Tuesday, 26 June 2007

The language of Goethe

Folklore is the expression of the soul of the German people. Goethe led the way in writing poetry in folkloric style, a style which was emulated by poets who followed him, a style which still endears his poetry to the masses today.”

It’s been thirty years since I was in the BDR as a young English teacher. When I left, I never thought I’d come back and so threw away the dictionary. Now I‘ve had to go back into the museum of my mind, find the lost room, unlock the door, throw open the windows, take off the dust covers – and there, somehow, my German treasure house is still intact, apart from a little oil needed to grease the wheels. In fact, it’s been so long that I can’t actually remember ever speaking German! It’s a little bit scary.

Of course, things have moved on since then. There’s the new technology to catch up with. So I’ve had to learn the German for mobile phone: das Handy and the mobile phone emporium is das Handy Shop. Then in so many bars you get live music: Live Musik or sometimes there’s just a DJ: Live DJ (happily).

Every so often I get stuck for the right expression. I never like to stop in full flow so just throw in a word from another language (usually French). I find you can use die Nostalgie; die Philosophie; die Melodie usw. This seems to do the job and people tell me how good my German vocabulary is!

The easiest conversations are professional because here again German has adopted a lot of the English international development language. Some attempt has been made to integrate a German ending. For example you have ‘evaluation’ become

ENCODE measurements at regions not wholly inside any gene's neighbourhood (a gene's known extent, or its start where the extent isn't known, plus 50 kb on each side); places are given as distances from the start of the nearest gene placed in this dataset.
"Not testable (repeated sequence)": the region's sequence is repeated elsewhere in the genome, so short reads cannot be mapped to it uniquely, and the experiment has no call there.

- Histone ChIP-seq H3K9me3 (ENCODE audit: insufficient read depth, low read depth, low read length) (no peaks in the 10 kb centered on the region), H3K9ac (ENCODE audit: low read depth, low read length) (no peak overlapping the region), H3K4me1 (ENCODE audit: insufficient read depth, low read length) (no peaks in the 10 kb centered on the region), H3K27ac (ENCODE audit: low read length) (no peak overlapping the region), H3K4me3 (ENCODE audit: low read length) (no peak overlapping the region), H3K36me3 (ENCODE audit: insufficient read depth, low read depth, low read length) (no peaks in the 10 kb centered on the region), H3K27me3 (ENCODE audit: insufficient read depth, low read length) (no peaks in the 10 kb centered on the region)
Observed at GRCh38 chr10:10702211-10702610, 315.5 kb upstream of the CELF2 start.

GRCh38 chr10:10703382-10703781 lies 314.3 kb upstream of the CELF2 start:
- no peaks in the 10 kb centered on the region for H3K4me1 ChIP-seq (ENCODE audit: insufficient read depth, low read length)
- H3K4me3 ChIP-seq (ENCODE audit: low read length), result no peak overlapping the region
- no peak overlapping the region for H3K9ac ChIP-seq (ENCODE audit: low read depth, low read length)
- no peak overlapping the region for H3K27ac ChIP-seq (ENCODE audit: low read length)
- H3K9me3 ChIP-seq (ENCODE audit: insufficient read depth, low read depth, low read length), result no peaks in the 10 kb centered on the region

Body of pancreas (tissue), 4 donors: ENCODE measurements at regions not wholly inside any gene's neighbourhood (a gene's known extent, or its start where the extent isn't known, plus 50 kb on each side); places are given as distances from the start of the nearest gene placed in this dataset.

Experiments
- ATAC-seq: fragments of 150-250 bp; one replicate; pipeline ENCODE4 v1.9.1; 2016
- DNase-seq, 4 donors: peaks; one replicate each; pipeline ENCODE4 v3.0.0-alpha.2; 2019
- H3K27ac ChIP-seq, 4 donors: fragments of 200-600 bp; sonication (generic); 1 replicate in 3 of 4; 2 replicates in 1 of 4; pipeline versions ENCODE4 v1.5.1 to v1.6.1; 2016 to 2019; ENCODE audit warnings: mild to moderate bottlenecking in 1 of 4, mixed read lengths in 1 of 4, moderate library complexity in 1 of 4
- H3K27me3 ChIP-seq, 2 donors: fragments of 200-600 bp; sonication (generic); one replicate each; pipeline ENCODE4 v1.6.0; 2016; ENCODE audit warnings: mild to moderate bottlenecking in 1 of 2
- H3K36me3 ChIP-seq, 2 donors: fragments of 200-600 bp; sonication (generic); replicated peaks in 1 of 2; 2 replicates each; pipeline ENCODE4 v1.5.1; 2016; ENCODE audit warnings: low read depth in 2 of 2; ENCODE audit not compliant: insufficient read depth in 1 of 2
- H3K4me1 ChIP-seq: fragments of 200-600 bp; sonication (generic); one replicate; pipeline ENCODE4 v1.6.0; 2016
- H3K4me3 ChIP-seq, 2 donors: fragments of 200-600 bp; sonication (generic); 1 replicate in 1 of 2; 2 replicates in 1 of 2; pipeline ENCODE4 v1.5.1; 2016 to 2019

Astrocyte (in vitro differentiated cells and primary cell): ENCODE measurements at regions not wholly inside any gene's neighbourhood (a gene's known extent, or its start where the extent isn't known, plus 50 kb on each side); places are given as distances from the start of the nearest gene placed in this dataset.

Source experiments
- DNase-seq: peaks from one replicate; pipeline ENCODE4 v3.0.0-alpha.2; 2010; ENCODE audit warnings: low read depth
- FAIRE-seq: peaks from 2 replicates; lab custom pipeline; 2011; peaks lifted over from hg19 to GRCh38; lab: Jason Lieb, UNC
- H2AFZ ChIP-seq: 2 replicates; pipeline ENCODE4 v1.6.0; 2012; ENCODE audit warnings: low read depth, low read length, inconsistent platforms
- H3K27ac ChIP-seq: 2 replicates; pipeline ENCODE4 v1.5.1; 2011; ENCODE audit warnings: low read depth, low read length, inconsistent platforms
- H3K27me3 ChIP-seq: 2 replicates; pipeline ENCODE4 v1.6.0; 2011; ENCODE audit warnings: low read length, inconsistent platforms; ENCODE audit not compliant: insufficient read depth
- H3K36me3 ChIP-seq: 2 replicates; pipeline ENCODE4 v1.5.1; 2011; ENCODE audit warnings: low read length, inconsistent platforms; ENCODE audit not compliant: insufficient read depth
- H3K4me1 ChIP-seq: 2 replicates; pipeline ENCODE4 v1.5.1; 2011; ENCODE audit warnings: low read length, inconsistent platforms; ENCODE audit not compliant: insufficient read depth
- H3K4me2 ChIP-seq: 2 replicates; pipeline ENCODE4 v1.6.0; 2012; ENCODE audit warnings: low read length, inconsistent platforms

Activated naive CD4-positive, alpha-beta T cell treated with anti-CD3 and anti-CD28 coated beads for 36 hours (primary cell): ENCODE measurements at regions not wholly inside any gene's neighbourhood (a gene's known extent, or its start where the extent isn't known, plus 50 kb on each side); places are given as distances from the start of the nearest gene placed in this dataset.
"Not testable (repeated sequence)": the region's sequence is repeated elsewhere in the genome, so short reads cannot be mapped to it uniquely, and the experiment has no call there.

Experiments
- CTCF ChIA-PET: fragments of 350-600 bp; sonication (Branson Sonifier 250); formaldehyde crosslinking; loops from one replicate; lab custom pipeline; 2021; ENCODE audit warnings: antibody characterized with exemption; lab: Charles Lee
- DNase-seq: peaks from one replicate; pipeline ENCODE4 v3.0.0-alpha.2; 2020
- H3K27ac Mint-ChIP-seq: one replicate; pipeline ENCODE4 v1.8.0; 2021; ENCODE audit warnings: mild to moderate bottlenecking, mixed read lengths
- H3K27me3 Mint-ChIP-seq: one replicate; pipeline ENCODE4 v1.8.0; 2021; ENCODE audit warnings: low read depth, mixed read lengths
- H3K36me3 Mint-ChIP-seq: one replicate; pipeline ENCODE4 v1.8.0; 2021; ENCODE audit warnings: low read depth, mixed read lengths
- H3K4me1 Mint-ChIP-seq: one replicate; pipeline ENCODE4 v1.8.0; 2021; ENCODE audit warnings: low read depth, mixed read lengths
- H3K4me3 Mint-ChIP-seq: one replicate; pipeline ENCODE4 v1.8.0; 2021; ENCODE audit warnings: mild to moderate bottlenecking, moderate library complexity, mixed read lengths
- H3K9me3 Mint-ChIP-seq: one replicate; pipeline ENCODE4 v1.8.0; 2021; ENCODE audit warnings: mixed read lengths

die Evalueirung. Der Monitoring sort of sounds a bit German, but then - oh why bother making it even look German: let’s just use der Gender Mainstreaming!

As always in a foreign country it is the everyday that is problematic, rather than debates on philosophy and politics. Because it is in the everyday where you expect things to be most familiar and yet you constantly feel as if you’re in a parallel universe – things are just that little bit different.

At the local orthopedic practice, which clearly caters for, and employs, a lot of people from eastern Europe, the doctor barks at me: “What, don’t you speak Russian?”

At the Postamt, I shamefully have to ask where the post-box is (no, they’re yellow and on the other side of the pavement!) but also am forcibly impressed by the notice that says:

Sie werden heute ueber unser Girokonto angesprochen!

(Attention! Today you will be spoken to about our Girobank!)

At the hairdressers – well, I’ve learned that hair stylists all over the world have their own understanding of what I want to look like, whatever language we’re speaking – I just sit back, smile and pay the tip.

So it’s always comforting to get back on the internet; that’s my medium and in Berlin every other café has wifi for free. You can sit in the sun, drink white wine and surf: what better working environment? I can do everything online! I was told for train journeys you go to www.bahn.de (our equivalent would be www.train.uk). I follow the German order here thinking: why not try the same for flights www.flugzeug.de (www.aeroplane.uk )? Yes!